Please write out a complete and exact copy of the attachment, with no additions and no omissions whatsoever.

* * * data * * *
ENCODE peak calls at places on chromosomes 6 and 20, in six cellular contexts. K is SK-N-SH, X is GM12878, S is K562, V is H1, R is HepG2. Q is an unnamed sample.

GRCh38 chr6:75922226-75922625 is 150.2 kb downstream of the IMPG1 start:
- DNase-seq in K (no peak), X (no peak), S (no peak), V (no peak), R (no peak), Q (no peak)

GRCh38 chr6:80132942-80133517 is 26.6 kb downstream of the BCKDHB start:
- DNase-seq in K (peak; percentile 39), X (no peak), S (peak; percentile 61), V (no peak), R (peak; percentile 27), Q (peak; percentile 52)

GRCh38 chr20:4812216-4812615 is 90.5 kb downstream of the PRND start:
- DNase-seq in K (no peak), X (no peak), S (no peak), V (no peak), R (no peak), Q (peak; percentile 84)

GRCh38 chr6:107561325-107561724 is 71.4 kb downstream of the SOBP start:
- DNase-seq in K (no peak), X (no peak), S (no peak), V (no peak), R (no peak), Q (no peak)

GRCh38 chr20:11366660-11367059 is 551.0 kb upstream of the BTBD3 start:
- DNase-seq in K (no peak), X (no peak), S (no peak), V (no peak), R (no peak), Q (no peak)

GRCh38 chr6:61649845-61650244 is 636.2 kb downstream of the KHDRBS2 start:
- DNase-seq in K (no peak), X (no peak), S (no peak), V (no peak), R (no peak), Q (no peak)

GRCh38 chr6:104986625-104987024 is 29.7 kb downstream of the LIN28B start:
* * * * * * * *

ENCODE peak calls at places on chromosomes 6 and 20, in six cellular contexts. K is SK-N-SH, X is GM12878, S is K562, V is H1, R is HepG2. Q is an unnamed sample.

GRCh38 chr6:75922226-75922625 is 150.2 kb downstream of the IMPG1 start:
- DNase-seq in K (no peak), X (no peak), S (no peak), V (no peak), R (no peak), Q (no peak)

GRCh38 chr6:80132942-80133517 is 26.6 kb downstream of the BCKDHB start:
- DNase-seq in K (peak; percentile 39), X (no peak), S (peak; percentile 61), V (no peak), R (peak; percentile 27), Q (peak; percentile 52)

GRCh38 chr20:4812216-4812615 is 90.5 kb downstream of the PRND start:
- DNase-seq in K (no peak), X (no peak), S (no peak), V (no peak), R (no peak), Q (peak; percentile 84)

GRCh38 chr6:107561325-107561724 is 71.4 kb downstream of the SOBP start:
- DNase-seq in K (no peak), X (no peak), S (no peak), V (no peak), R (no peak), Q (no peak)

GRCh38 chr20:11366660-11367059 is 551.0 kb upstream of the BTBD3 start:
- DNase-seq in K (no peak), X (no peak), S (no peak), V (no peak), R (no peak), Q (no peak)

GRCh38 chr6:61649845-61650244 is 636.2 kb downstream of the KHDRBS2 start:
- DNase-seq in K (no peak), X (no peak), S (no peak), V (no peak), R (no peak), Q (no peak)

GRCh38 chr6:104986625-104987024 is 29.7 kb downstream of the LIN28B start: